Board receives update on Early Childhood Education
A De Soto USD 232 meeting Monday drew than 200 parents, teachers and students, many of them questioning planned changes in the school district’s early-childhood education program.
But for now, it appears the changes will stand.
During the patron input portion of the meeting, which had been relocated to Starside Elementary, the parents once again urged the board to reconsider changes in the early-childhood program at Countryside Learning Center. The program has come under scrutiny after the announcement last month of a restructuring that eliminates five full-time lead teachers from the program.
One parent, Lisa Burns, said she was thrilled with the program but questioned the changes announced last month.
Burns said she didn’t think the changes would benefit children.
At the March 2 board meeting, a reorganization of the program was revealed that would eliminate five lead teacher positions, dropping the number of teachers in the classroom and using a licensed special education teacher and a paraprofessional to pick up their duties.
Susan Nimrod spoke to the board about her 3-year-old son, who has been diagnosed with glaucoma.
Nimrod said her family was pleased with Countryside and the help her son has received from teachers. She lobbied the board to reconsider and evaluate how changes would affect children.
The board did not respond to the public comments at Monday’s meeting.
Allison Anderson, coordinator of Countryside Learning Center, gave the board an update and overview on the program’s staff, schedule and activities for the next school year.
Anderson outlined the staffing plan and responsibilities of staff members.
Five full-time speech pathologists work with students with speech and language concerns.
The pathologists provide special services for students, such as instruction for individuals or small groups and special programs developed to address speech and language delays.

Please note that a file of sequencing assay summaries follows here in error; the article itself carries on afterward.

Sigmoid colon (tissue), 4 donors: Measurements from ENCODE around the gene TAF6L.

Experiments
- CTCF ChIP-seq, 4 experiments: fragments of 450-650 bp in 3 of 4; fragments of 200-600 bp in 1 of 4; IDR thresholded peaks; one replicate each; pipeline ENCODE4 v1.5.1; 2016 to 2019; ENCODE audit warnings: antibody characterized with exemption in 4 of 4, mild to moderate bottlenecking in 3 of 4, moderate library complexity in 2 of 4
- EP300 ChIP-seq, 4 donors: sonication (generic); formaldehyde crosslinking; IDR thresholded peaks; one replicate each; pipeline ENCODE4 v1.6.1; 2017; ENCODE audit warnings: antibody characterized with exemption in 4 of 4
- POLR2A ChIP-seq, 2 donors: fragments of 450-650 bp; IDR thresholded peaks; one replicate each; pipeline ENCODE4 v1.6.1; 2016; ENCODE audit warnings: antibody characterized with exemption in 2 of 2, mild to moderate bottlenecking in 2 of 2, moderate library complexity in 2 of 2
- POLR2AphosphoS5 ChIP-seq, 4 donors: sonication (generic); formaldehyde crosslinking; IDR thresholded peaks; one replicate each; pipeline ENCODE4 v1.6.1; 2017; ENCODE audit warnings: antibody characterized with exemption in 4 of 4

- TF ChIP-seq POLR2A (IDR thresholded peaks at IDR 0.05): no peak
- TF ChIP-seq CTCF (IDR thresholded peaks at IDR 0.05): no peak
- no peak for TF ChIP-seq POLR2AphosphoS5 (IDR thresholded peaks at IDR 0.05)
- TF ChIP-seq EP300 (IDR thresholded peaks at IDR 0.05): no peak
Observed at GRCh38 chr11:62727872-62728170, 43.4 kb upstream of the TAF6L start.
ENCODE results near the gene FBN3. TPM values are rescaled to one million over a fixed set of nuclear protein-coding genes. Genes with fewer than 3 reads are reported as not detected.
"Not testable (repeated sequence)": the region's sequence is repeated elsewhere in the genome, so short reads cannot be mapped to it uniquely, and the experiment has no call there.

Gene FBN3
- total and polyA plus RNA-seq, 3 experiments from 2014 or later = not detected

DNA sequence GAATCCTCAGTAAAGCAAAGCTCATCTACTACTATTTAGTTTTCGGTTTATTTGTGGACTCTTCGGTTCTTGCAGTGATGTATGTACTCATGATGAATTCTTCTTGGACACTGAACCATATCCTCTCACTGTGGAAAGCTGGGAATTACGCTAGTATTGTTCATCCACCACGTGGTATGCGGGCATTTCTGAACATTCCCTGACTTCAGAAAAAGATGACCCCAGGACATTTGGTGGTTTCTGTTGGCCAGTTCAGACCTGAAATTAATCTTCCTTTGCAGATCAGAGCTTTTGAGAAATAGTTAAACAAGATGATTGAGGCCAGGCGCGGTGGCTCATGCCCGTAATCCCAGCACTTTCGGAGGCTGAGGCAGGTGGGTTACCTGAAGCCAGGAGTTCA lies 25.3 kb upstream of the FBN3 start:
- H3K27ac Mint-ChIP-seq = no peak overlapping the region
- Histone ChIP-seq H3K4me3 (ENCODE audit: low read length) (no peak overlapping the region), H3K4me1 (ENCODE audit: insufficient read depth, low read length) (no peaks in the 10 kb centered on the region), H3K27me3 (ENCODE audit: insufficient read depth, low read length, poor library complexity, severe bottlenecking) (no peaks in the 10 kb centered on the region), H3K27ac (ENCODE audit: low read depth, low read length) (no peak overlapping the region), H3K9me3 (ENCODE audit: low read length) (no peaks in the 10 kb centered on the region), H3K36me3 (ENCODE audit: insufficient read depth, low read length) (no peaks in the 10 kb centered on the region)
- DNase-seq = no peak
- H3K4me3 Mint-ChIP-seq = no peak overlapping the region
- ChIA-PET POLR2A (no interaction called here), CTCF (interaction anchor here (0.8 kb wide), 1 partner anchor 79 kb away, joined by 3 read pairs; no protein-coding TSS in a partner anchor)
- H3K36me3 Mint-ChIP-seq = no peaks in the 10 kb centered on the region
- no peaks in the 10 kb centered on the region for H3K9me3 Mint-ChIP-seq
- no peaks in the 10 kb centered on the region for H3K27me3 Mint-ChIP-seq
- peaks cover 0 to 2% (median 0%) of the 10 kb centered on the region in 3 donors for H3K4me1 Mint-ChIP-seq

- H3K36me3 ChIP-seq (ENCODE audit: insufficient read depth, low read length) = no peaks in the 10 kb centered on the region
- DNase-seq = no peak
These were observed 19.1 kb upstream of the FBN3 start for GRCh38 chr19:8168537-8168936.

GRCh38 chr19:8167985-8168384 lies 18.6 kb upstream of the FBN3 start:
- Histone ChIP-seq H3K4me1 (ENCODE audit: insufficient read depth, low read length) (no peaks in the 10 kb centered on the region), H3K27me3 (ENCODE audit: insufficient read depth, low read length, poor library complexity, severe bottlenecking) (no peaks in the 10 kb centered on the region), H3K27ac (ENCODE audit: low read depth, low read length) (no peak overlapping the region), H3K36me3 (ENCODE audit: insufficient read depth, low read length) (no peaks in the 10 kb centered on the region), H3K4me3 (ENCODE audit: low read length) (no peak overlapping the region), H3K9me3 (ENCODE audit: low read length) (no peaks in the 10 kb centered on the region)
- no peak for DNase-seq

Four full-time early childhood special education teachers can work in the same capacity. They also manage day-to-day planning for students.
Itinerant staff will include a school psychologist, social worker, occupational therapist and physical therapist.
A staff-generated list of activities for the program for 2009-1010 remained the same as for the current year.
Of concern to some parents speaking Monday was what they perceived as a lack of communication between school administrators and parents.
Rachel Miller, parent, said a lack of information from the administration on the early-childhood special education program propelled her to contact an administrator of special education for a meeting last year. However, the administrator said it was impossible to meet with each parent of a child with an individual education plan.
Miller said she didn’t have suggestions or recommendations, only that she wanted to learn more about the program from the administrator.
“I felt like she did not care about what I had to say,” Miller said.
Other patents questioned the way restructuring was handled, without input from parents.
Lisa Eaton said parents of Countryside students received a vague and misleading survey a few months ago. Still, she was unaware changes were being made until after the board was notified in March.
Anderson said six parents have contacted the program to enroll students for next year. She said many didn’t know the district offered such a program until just recently.